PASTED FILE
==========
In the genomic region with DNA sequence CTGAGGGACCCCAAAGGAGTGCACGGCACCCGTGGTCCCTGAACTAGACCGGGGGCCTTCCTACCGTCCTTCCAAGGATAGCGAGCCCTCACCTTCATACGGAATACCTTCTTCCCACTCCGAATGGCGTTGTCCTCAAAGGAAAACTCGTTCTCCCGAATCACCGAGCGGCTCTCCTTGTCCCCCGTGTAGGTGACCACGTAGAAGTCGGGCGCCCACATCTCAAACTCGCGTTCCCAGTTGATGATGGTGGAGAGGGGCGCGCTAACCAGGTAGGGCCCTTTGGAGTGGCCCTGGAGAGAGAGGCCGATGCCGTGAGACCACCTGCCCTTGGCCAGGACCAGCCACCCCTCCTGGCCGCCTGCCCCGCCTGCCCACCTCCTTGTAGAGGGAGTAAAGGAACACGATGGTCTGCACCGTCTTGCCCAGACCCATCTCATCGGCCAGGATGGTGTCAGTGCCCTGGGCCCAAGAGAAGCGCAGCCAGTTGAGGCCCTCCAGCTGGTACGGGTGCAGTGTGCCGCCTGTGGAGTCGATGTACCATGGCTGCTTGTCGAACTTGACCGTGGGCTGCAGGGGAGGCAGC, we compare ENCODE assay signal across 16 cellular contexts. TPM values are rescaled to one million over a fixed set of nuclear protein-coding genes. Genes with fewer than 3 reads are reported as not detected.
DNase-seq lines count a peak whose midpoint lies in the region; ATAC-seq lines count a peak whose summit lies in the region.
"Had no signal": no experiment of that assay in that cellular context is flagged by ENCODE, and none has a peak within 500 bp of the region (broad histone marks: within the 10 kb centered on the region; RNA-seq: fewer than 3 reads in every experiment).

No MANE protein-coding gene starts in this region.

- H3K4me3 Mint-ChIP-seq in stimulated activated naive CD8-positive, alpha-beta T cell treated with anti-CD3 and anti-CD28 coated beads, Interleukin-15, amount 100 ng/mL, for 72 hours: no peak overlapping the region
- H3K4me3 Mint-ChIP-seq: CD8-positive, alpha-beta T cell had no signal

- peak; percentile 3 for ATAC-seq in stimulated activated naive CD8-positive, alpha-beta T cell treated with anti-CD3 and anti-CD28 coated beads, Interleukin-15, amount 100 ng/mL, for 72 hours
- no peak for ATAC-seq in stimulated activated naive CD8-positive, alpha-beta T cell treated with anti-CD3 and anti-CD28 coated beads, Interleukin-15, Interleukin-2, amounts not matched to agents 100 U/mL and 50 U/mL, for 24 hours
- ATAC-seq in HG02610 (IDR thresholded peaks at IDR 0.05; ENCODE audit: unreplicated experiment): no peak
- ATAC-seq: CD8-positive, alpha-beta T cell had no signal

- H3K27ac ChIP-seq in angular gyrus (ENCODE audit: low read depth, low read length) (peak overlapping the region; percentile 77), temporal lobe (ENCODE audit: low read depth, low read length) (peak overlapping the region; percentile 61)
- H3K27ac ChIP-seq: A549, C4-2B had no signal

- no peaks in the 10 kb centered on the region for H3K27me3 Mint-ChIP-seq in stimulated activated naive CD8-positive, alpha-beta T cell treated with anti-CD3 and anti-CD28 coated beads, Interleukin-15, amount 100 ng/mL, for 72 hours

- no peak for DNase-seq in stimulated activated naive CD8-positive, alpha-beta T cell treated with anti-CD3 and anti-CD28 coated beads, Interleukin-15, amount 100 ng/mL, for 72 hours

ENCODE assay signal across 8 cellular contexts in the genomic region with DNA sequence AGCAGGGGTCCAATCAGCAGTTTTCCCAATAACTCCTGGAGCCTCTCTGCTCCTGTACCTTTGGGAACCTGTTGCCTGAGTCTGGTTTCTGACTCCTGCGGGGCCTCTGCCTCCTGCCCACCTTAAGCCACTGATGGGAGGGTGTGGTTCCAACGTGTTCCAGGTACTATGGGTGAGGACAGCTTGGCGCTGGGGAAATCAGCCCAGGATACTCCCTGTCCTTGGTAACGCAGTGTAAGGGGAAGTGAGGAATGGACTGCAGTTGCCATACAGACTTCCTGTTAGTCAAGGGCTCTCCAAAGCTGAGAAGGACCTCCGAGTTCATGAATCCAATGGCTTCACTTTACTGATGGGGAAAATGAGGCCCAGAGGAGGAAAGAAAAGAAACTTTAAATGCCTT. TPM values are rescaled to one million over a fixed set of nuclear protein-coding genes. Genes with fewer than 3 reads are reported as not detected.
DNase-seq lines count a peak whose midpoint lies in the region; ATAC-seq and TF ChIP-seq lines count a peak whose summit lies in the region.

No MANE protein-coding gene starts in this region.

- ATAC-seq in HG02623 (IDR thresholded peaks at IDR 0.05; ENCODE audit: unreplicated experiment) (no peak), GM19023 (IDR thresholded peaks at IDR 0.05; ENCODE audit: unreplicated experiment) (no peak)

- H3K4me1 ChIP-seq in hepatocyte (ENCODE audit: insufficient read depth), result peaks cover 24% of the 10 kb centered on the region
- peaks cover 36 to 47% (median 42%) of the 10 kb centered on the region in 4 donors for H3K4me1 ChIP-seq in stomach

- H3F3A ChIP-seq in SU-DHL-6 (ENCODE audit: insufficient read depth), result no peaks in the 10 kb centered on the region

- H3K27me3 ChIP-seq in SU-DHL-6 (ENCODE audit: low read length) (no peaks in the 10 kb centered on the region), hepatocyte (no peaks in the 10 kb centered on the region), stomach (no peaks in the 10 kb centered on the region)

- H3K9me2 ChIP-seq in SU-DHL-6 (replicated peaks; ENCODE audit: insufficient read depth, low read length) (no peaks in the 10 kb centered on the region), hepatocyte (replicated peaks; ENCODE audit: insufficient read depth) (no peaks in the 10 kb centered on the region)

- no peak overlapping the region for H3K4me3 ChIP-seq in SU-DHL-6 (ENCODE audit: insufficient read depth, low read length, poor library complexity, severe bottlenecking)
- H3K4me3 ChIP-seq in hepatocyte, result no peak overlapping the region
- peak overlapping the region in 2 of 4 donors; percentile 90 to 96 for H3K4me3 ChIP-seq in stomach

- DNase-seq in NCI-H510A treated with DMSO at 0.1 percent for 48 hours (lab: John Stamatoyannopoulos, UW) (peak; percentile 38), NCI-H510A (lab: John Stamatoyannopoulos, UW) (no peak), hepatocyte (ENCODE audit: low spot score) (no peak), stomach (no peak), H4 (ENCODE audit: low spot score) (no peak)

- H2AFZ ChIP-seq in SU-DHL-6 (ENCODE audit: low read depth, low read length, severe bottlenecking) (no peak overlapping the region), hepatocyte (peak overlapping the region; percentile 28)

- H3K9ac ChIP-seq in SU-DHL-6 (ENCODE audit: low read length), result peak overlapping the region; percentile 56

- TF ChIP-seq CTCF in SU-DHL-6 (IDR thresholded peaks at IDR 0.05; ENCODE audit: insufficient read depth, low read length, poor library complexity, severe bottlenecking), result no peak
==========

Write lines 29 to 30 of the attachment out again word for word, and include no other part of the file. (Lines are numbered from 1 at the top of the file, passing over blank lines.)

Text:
- H3K9ac ChIP-seq in SU-DHL-6 (ENCODE audit: low read length), result peak overlapping the region; percentile 56

- TF ChIP-seq CTCF in SU-DHL-6 (IDR thresholded peaks at IDR 0.05; ENCODE audit: insufficient read depth, low read length, poor library complexity, severe bottlenecking), result no peak